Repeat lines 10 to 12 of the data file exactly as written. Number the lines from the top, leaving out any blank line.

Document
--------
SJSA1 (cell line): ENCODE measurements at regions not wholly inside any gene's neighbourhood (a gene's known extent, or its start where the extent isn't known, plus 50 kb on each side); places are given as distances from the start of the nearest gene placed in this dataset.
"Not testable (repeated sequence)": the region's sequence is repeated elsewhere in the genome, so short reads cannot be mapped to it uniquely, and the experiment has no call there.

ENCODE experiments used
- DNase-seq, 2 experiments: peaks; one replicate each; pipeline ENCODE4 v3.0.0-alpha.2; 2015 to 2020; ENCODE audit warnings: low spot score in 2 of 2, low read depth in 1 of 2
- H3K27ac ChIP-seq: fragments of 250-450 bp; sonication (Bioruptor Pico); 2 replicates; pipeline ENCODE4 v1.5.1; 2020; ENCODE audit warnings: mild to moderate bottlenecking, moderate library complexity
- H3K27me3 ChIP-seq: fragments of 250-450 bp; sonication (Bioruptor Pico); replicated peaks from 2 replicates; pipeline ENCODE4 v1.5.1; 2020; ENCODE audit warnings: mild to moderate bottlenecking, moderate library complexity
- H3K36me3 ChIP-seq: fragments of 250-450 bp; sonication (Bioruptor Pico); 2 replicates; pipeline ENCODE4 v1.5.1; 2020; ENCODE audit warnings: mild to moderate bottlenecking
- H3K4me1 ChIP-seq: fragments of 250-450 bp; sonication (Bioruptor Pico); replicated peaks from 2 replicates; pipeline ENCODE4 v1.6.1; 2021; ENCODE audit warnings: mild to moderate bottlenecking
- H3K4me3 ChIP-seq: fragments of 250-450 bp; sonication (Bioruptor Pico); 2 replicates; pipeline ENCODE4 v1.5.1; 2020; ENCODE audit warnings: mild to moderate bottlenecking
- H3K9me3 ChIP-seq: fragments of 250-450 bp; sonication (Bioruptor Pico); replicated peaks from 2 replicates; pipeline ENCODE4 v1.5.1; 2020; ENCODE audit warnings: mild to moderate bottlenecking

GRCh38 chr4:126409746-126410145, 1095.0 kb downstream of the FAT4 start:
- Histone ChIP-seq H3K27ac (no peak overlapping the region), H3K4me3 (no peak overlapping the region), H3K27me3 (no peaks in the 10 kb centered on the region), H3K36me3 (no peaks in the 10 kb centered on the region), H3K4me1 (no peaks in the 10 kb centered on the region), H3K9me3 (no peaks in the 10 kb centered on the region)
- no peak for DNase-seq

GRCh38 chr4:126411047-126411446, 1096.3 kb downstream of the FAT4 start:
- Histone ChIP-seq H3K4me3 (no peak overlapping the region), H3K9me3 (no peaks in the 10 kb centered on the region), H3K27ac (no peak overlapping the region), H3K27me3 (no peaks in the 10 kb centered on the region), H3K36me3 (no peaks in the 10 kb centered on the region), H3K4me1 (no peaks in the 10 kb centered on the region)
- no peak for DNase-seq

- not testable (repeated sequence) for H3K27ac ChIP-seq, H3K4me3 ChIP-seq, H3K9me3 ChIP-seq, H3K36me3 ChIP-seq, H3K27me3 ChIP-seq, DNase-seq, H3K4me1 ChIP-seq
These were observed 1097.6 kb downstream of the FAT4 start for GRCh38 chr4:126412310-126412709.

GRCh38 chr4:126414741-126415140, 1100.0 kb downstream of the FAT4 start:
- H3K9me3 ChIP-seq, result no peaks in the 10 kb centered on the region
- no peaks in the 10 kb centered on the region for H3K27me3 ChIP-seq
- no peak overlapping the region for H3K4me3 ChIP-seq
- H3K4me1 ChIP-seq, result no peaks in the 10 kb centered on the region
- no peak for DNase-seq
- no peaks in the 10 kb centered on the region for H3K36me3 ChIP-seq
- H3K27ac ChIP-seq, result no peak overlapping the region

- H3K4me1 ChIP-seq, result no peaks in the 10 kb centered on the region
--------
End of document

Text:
- H3K9me3 ChIP-seq: fragments of 250-450 bp; sonication (Bioruptor Pico); replicated peaks from 2 replicates; pipeline ENCODE4 v1.5.1; 2020; ENCODE audit warnings: mild to moderate bottlenecking

GRCh38 chr4:126409746-126410145, 1095.0 kb downstream of the FAT4 start:
- Histone ChIP-seq H3K27ac (no peak overlapping the region), H3K4me3 (no peak overlapping the region), H3K27me3 (no peaks in the 10 kb centered on the region), H3K36me3 (no peaks in the 10 kb centered on the region), H3K4me1 (no peaks in the 10 kb centered on the region), H3K9me3 (no peaks in the 10 kb centered on the region)